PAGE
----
In thisNew York Timesbestseller, Ijeoma Oluo offers a hard-hitting but user-friendly examination of race in America
Widespread reporting on aspects of white supremacy--from police brutality to the mass incarceration of Black Americans--has put a media spotlight on racism in our society. Still, it is a difficult subject to talk about. How do you tell your roommate her jokes are racist? Why did your sister-in-law take umbrage when you asked to touch her hair--and how do you make it right? How do you explain white privilege to your white, privileged friend?
InSo You Want to Talk About Race, Ijeoma Oluo guides readers of all races through subjects ranging from intersectionality and affirmative action to model minorities in an attempt to make the seemingly impossible possible: honest conversations about race and racism, and how they infect almost every aspect of American life.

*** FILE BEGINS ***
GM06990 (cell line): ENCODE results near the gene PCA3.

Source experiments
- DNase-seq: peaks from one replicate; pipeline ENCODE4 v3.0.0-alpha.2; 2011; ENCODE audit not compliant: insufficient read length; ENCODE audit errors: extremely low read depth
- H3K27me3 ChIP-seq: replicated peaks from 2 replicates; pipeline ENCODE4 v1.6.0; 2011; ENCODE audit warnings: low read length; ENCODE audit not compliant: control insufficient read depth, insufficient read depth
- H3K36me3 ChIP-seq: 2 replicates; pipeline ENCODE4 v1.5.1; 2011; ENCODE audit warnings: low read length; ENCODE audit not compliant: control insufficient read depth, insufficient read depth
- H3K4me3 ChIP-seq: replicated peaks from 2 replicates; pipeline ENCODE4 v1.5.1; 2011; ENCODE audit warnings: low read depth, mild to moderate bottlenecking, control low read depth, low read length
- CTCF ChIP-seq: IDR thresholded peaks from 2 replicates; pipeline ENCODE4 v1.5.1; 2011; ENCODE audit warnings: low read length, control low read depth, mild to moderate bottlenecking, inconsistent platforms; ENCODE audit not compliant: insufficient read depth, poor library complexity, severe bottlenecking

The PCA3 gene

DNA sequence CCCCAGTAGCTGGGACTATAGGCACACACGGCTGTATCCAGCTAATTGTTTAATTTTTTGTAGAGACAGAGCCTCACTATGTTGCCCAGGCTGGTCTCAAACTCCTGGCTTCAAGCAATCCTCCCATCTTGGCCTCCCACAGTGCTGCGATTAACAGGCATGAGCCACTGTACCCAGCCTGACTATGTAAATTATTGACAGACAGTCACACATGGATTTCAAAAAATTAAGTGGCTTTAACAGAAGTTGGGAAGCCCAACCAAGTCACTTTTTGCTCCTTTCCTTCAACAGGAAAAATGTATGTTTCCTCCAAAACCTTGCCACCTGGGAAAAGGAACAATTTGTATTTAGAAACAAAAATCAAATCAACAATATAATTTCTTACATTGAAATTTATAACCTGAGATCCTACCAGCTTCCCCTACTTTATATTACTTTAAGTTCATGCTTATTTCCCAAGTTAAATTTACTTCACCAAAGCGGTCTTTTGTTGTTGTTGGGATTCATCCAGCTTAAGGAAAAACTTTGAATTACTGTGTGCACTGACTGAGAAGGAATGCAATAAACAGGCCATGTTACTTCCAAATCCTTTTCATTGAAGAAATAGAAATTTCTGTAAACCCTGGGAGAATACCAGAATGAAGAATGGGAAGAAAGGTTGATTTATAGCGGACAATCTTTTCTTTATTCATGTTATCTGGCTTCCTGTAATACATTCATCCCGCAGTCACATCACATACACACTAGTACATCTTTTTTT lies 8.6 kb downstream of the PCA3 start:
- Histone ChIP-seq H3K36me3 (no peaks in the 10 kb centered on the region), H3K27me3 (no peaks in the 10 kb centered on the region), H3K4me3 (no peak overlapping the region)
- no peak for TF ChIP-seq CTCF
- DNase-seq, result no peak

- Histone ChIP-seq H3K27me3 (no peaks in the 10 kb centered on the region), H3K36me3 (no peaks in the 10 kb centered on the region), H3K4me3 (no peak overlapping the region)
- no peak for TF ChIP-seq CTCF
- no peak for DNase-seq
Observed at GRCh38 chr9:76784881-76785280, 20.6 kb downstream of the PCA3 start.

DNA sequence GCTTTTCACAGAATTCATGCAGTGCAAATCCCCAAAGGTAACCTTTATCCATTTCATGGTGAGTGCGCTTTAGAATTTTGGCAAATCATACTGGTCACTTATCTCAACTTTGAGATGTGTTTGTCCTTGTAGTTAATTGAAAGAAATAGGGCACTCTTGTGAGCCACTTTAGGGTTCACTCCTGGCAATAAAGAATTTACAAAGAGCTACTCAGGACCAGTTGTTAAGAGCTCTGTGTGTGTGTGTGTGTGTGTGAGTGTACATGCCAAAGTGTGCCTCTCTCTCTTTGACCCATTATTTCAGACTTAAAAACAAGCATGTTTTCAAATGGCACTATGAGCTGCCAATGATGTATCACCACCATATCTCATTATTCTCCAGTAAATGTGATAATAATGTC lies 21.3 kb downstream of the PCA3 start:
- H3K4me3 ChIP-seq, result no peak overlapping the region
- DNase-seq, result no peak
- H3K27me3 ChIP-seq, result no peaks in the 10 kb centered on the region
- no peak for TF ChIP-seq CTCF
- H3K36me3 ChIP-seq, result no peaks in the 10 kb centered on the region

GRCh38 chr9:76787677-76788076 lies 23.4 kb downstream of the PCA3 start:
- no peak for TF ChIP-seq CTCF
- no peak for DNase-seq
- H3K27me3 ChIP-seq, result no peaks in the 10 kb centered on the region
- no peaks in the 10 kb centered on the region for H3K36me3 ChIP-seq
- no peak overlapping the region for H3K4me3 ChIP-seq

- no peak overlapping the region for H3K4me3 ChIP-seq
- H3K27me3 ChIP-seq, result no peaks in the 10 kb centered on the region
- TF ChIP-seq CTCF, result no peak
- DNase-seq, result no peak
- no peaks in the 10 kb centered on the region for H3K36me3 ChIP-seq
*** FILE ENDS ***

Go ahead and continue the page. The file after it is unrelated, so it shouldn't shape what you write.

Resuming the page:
Oluo gives us--both white people and people of color--that language to engage in clear, constructive, and confident dialogue with each other about how to deal with racial prejudices and biases.
--National Book Review
Generous and empathetic, yet usefully blunt . . . it's for anyone who wants to be smarter and more empathetic about matters of race and engage in more productive anti-racist action.
is a writer and speaker whose work on race has been featured in theNew York Times
and more. She has twice been named toThe Root 100
and received the 2018 Feminist Humanist Award from the American Humanist Society. She lives in Seattle. So You Want To Talk About Race
is a landmark book for our times. Oluo does more than deliver tough, blunt truths about the realities of racism, power and opprlsA